Much of the Columbia River and many of its tributaries will close to sport
steelhead and salmon fishing on Sunday (Sept. 6) because the federal government
refuses to issue a permit required by the Endangered Species Act, Washington and
Oregon announced today.
At issue is the National Marine Fisheries Service's failure to issue a biological
opinion about the effects fishing will have on steelhead runs listed under the federal
Endangered Species Act. The states cannot allow fisheries without a NMFS opinion
authorizing the catching of listed species. A biological opinion is a scientific study that
attempts to predict accurately how human activities in or near a river, such as fishing
and dam operations, would affect species in danger of extinction. Federal permits for
activities that could harm protected species are based on those opinions.
While NMFS has not issued the biological opinion describing the health of the
runs, the federal agency appears to be prepared to enter into a federal court agreement
with tribes that authorizes fisheries without a biological opinion, the states said.
The proposed sport closures would apply to:
- The Columbia River from the mouth to the Highway 395 bridge in Pasco
- Drano Lake
- The White Salmon and lower Klickitat rivers
- Columbia tributaries in Oregon from Bonneville Dam upstream to the Walla Walla drainage
The federal government in 1997 listed wild Snake River steelhead as threatened
and wild upper Columbia steelhead as endangered. The Endangered Species Act bans
actions, such as fishing, that could harm listed species.
However, Washington and Oregon fisheries managers said they have
demonstrated to NMFS that sport fisheries in the Columbia Basin have little effect on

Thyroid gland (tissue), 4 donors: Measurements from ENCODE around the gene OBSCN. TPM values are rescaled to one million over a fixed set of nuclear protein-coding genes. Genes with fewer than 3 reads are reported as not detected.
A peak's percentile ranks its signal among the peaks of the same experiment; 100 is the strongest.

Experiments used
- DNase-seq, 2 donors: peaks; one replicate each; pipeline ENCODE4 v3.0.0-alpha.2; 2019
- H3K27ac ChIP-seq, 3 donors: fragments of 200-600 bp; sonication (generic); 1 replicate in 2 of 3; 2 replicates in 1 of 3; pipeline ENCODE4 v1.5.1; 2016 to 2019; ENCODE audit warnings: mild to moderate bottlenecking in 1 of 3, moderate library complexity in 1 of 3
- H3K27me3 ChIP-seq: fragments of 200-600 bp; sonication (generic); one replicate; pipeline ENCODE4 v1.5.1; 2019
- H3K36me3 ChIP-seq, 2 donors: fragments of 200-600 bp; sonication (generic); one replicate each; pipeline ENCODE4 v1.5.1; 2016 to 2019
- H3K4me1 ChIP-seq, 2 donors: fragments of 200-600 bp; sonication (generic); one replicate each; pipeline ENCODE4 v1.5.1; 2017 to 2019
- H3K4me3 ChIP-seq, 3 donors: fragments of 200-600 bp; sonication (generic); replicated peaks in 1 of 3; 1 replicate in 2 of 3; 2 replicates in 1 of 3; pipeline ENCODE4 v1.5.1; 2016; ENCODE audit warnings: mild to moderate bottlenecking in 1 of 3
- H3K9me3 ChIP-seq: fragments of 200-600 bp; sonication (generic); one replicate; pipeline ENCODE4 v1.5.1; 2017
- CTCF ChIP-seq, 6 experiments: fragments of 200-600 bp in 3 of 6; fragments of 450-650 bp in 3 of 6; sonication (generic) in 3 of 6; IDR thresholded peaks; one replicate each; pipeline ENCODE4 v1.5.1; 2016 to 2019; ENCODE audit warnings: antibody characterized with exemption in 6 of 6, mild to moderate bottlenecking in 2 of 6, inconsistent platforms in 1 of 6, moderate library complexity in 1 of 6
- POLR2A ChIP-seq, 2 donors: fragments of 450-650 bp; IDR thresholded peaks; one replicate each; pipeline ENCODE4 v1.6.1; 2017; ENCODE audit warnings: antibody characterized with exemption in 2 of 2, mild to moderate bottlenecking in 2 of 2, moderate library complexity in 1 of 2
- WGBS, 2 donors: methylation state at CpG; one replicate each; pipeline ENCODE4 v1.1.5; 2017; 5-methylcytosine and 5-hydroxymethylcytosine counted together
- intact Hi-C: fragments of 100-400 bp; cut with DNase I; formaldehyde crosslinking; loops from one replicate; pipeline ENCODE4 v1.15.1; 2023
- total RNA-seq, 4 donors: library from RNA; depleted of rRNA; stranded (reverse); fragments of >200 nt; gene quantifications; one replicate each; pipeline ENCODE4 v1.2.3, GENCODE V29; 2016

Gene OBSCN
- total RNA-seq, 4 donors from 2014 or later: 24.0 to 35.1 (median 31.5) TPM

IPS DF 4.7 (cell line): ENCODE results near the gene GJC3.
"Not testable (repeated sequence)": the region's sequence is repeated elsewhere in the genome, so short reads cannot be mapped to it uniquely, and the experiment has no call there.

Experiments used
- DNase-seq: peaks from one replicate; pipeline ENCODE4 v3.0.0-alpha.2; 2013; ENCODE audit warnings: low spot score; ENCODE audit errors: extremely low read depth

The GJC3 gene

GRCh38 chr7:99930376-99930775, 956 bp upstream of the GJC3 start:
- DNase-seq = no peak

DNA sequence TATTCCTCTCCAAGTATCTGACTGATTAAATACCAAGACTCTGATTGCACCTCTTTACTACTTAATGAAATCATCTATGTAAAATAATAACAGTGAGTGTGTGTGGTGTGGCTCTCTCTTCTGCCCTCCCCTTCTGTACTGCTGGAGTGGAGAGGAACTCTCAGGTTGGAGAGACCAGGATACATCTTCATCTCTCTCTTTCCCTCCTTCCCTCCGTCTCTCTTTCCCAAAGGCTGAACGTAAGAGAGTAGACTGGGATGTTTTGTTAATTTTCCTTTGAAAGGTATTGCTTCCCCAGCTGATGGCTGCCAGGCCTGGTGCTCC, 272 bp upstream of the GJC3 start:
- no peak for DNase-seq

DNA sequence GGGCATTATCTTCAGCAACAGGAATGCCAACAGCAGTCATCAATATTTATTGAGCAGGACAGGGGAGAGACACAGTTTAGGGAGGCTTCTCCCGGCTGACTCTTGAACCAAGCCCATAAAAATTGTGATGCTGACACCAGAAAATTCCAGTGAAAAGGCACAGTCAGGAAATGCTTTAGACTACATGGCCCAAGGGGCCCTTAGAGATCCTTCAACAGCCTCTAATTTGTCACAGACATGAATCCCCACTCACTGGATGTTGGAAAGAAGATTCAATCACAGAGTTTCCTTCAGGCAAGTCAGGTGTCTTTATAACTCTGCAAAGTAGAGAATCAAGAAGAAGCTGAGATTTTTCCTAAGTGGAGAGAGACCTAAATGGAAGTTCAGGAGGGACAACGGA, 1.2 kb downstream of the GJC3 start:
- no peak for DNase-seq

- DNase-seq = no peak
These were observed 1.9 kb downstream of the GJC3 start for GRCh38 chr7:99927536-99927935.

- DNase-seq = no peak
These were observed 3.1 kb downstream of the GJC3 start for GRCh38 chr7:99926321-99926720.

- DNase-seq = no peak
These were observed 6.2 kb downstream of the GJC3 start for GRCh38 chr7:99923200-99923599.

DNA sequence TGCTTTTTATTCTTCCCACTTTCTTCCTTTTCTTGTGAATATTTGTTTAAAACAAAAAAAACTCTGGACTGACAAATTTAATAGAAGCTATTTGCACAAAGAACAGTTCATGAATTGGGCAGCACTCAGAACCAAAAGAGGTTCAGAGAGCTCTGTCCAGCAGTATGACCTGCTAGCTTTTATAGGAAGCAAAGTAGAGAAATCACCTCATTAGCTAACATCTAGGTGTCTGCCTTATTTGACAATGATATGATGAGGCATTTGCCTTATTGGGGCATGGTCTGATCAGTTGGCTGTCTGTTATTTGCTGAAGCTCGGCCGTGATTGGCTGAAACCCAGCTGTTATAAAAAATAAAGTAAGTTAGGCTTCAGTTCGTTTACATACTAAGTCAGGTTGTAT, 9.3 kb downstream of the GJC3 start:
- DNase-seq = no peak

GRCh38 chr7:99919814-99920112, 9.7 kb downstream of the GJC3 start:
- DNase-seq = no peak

the health of the listed runs. Those sport fisheries are designed to harvest from healthy
stocks while protecting listed stocks.
While NMFS has issued permits for sport fishing targeted on ESA-listed chinook,
the states are forced to close salmon fishing so anglers will not handle and kill
"Endangered Species Act requirements must consider equity for all fisheries, and
they must address critical habitat and hydropower issues if these fish stocks are to have
a chance to recover to healthy levels," Peck said.
Without involving the states or issuing the biological opinion, NMFS is attempting
to obtain federal court approval of on-going tribal gillnet fisheries in the Columbia River,
"We are not forming any conclusions that the tribal fishery as planned will
jeopardize the listed steelhead, but we are insisting that the federal government, in its
capacity of administrator of the Endangered Species Act, make these decisions based
on biology," he added.
Peck said Washington would reopen the fisheries under its jurisdiction if and
when NMFS issues the permit to do so.